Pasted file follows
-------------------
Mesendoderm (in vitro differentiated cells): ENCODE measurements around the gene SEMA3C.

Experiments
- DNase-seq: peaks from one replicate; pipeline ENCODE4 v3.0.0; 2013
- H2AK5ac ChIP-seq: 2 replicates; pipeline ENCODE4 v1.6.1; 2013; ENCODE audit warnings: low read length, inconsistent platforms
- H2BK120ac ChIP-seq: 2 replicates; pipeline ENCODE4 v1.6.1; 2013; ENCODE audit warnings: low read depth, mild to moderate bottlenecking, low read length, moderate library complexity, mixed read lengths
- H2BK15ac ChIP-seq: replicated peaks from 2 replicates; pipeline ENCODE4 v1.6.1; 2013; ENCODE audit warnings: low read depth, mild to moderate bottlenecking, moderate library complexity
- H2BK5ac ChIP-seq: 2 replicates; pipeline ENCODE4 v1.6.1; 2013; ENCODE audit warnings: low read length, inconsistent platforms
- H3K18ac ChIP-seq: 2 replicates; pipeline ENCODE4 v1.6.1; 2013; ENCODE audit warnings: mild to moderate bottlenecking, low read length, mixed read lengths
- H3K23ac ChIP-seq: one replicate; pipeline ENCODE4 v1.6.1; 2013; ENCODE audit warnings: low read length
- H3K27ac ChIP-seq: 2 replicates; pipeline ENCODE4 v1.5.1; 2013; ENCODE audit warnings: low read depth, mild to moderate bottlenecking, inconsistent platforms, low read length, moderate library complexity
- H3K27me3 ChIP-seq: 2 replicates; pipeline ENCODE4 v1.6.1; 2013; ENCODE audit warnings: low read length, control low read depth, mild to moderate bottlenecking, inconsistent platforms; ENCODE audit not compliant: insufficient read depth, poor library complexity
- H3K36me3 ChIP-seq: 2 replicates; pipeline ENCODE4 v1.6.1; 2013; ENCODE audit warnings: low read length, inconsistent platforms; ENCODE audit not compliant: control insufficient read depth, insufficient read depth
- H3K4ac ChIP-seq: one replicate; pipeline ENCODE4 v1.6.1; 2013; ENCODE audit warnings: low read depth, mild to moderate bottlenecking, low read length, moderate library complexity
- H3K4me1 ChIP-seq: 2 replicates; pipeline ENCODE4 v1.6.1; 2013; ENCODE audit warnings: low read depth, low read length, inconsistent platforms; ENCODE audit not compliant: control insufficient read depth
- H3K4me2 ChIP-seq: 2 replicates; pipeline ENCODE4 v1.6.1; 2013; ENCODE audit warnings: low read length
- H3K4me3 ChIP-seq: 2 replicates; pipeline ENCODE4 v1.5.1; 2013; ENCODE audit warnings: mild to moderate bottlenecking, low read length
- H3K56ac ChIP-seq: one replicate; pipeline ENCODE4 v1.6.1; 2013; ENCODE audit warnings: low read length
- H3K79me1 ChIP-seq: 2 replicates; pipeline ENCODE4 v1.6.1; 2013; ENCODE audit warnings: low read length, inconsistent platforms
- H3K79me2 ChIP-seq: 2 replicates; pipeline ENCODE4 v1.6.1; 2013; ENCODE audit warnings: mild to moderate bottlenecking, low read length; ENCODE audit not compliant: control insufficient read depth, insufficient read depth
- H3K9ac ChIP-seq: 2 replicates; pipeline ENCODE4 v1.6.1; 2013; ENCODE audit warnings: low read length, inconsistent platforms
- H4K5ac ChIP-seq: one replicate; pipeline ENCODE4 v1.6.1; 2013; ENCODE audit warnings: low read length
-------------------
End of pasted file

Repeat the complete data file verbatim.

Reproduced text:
Mesendoderm (in vitro differentiated cells): ENCODE measurements around the gene SEMA3C.

Experiments
- DNase-seq: peaks from one replicate; pipeline ENCODE4 v3.0.0; 2013
- H2AK5ac ChIP-seq: 2 replicates; pipeline ENCODE4 v1.6.1; 2013; ENCODE audit warnings: low read length, inconsistent platforms
- H2BK120ac ChIP-seq: 2 replicates; pipeline ENCODE4 v1.6.1; 2013; ENCODE audit warnings: low read depth, mild to moderate bottlenecking, low read length, moderate library complexity, mixed read lengths
- H2BK15ac ChIP-seq: replicated peaks from 2 replicates; pipeline ENCODE4 v1.6.1; 2013; ENCODE audit warnings: low read depth, mild to moderate bottlenecking, moderate library complexity
- H2BK5ac ChIP-seq: 2 replicates; pipeline ENCODE4 v1.6.1; 2013; ENCODE audit warnings: low read length, inconsistent platforms
- H3K18ac ChIP-seq: 2 replicates; pipeline ENCODE4 v1.6.1; 2013; ENCODE audit warnings: mild to moderate bottlenecking, low read length, mixed read lengths
- H3K23ac ChIP-seq: one replicate; pipeline ENCODE4 v1.6.1; 2013; ENCODE audit warnings: low read length
- H3K27ac ChIP-seq: 2 replicates; pipeline ENCODE4 v1.5.1; 2013; ENCODE audit warnings: low read depth, mild to moderate bottlenecking, inconsistent platforms, low read length, moderate library complexity
- H3K27me3 ChIP-seq: 2 replicates; pipeline ENCODE4 v1.6.1; 2013; ENCODE audit warnings: low read length, control low read depth, mild to moderate bottlenecking, inconsistent platforms; ENCODE audit not compliant: insufficient read depth, poor library complexity
- H3K36me3 ChIP-seq: 2 replicates; pipeline ENCODE4 v1.6.1; 2013; ENCODE audit warnings: low read length, inconsistent platforms; ENCODE audit not compliant: control insufficient read depth, insufficient read depth
- H3K4ac ChIP-seq: one replicate; pipeline ENCODE4 v1.6.1; 2013; ENCODE audit warnings: low read depth, mild to moderate bottlenecking, low read length, moderate library complexity
- H3K4me1 ChIP-seq: 2 replicates; pipeline ENCODE4 v1.6.1; 2013; ENCODE audit warnings: low read depth, low read length, inconsistent platforms; ENCODE audit not compliant: control insufficient read depth
- H3K4me2 ChIP-seq: 2 replicates; pipeline ENCODE4 v1.6.1; 2013; ENCODE audit warnings: low read length
- H3K4me3 ChIP-seq: 2 replicates; pipeline ENCODE4 v1.5.1; 2013; ENCODE audit warnings: mild to moderate bottlenecking, low read length
- H3K56ac ChIP-seq: one replicate; pipeline ENCODE4 v1.6.1; 2013; ENCODE audit warnings: low read length
- H3K79me1 ChIP-seq: 2 replicates; pipeline ENCODE4 v1.6.1; 2013; ENCODE audit warnings: low read length, inconsistent platforms
- H3K79me2 ChIP-seq: 2 replicates; pipeline ENCODE4 v1.6.1; 2013; ENCODE audit warnings: mild to moderate bottlenecking, low read length; ENCODE audit not compliant: control insufficient read depth, insufficient read depth
- H3K9ac ChIP-seq: 2 replicates; pipeline ENCODE4 v1.6.1; 2013; ENCODE audit warnings: low read length, inconsistent platforms
- H4K5ac ChIP-seq: one replicate; pipeline ENCODE4 v1.6.1; 2013; ENCODE audit warnings: low read length